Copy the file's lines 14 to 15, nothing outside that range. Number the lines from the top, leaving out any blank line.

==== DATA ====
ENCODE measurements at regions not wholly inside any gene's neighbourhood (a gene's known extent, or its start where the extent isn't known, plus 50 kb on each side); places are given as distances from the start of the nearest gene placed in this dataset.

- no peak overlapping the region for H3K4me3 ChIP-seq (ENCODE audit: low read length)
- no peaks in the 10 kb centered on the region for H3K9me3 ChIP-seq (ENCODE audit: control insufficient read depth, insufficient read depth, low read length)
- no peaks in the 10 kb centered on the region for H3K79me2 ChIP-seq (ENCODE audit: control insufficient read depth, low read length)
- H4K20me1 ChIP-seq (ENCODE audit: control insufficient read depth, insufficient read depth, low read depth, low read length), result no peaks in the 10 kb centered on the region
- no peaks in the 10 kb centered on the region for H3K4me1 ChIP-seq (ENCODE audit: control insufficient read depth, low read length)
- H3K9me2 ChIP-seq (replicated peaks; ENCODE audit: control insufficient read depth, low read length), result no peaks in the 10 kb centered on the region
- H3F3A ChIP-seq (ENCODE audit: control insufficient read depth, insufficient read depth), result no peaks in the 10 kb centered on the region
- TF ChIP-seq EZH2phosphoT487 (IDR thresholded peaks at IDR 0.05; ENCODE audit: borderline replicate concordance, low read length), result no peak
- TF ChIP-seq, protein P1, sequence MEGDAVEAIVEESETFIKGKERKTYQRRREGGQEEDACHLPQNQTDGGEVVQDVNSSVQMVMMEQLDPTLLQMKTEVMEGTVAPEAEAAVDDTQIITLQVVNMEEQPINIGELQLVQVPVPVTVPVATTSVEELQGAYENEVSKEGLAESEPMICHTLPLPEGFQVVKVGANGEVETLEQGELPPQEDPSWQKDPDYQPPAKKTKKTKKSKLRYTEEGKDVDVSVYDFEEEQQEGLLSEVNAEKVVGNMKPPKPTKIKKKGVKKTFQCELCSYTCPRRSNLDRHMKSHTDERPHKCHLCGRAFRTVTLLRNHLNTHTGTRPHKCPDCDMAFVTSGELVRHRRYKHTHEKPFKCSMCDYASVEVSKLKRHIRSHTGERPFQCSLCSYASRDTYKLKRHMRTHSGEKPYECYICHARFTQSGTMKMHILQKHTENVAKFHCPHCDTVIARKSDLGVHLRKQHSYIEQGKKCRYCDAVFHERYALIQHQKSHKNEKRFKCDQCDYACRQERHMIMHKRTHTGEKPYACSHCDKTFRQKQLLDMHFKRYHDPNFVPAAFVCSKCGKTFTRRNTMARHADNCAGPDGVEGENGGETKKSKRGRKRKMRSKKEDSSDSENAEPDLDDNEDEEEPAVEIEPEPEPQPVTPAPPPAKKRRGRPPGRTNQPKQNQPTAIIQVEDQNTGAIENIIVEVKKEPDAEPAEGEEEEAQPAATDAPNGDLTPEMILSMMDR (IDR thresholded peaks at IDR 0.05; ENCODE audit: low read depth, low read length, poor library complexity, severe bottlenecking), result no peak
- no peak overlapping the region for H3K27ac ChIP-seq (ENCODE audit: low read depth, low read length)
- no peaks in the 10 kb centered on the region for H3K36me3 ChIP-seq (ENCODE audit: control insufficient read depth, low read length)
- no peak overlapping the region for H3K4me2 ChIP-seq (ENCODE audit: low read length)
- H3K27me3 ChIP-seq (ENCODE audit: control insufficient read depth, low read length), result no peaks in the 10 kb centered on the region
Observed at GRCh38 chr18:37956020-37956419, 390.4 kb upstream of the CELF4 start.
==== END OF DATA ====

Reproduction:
- H3K27me3 ChIP-seq (ENCODE audit: control insufficient read depth, low read length), result no peaks in the 10 kb centered on the region
Observed at GRCh38 chr18:37956020-37956419, 390.4 kb upstream of the CELF4 start.